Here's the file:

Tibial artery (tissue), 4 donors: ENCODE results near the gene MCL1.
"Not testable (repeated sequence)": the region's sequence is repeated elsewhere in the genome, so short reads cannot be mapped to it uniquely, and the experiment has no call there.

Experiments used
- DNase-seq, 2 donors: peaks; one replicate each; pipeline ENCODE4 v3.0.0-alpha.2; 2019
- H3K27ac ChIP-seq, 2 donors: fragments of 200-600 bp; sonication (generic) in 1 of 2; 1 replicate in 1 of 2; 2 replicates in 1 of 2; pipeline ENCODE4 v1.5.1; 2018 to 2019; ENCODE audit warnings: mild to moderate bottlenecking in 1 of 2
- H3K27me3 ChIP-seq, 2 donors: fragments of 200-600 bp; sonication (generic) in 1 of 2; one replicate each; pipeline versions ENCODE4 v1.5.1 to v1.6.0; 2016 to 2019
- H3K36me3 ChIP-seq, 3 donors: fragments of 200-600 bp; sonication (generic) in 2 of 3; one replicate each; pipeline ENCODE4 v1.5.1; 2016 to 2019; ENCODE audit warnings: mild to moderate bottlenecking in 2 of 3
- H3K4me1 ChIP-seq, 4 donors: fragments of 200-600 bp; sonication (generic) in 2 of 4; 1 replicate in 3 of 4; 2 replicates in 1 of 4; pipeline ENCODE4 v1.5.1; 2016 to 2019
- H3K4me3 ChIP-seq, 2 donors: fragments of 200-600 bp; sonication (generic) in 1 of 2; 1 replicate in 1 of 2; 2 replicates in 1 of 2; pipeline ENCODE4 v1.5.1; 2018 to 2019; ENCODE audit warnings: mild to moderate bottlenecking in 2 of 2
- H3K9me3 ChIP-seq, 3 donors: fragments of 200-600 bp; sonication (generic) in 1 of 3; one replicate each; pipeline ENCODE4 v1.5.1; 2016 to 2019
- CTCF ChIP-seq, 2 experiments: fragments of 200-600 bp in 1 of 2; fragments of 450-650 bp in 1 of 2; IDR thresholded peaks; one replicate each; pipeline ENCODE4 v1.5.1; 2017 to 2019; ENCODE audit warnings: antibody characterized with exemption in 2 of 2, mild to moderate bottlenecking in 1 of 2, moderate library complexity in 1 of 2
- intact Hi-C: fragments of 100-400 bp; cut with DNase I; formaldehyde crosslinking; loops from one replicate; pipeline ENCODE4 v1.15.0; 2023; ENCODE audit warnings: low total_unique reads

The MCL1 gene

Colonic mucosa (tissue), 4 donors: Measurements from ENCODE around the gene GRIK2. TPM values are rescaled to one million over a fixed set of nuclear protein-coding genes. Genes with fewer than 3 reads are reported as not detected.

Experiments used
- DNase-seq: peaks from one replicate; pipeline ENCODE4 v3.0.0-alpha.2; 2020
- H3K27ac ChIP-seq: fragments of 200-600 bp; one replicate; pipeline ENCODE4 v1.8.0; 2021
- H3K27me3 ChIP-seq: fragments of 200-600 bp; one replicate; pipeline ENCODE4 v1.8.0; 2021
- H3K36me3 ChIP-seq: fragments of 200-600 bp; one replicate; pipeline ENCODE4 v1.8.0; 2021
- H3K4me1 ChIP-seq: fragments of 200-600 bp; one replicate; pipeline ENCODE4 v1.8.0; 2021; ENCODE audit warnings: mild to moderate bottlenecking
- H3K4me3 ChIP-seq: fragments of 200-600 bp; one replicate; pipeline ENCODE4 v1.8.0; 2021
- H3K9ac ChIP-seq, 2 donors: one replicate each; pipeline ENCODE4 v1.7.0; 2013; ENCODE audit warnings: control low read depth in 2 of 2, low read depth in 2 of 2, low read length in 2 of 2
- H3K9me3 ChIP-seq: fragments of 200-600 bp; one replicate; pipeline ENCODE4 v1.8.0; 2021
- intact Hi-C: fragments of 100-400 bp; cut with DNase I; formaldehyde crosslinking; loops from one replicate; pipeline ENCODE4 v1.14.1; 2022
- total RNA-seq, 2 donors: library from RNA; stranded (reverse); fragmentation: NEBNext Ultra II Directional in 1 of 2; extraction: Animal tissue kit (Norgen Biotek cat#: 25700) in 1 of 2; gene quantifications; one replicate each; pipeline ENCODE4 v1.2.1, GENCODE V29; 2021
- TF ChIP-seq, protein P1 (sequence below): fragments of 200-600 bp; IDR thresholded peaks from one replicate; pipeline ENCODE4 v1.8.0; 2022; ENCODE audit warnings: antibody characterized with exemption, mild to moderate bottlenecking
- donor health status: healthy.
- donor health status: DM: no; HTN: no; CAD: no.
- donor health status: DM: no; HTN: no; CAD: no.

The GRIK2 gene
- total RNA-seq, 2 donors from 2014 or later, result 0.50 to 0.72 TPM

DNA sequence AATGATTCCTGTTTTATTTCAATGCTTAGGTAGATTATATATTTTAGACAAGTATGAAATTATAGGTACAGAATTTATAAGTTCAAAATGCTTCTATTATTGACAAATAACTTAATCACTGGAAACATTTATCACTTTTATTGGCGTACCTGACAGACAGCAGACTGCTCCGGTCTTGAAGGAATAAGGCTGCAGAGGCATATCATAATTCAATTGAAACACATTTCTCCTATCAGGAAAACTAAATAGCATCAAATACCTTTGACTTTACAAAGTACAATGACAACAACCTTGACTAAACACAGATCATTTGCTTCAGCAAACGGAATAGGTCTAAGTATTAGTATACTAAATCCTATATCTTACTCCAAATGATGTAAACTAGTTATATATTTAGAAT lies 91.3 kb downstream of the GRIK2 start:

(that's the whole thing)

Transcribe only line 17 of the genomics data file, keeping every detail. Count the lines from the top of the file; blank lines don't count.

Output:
- H3K27ac ChIP-seq: fragments of 200-600 bp; one replicate; pipeline ENCODE4 v1.8.0; 2021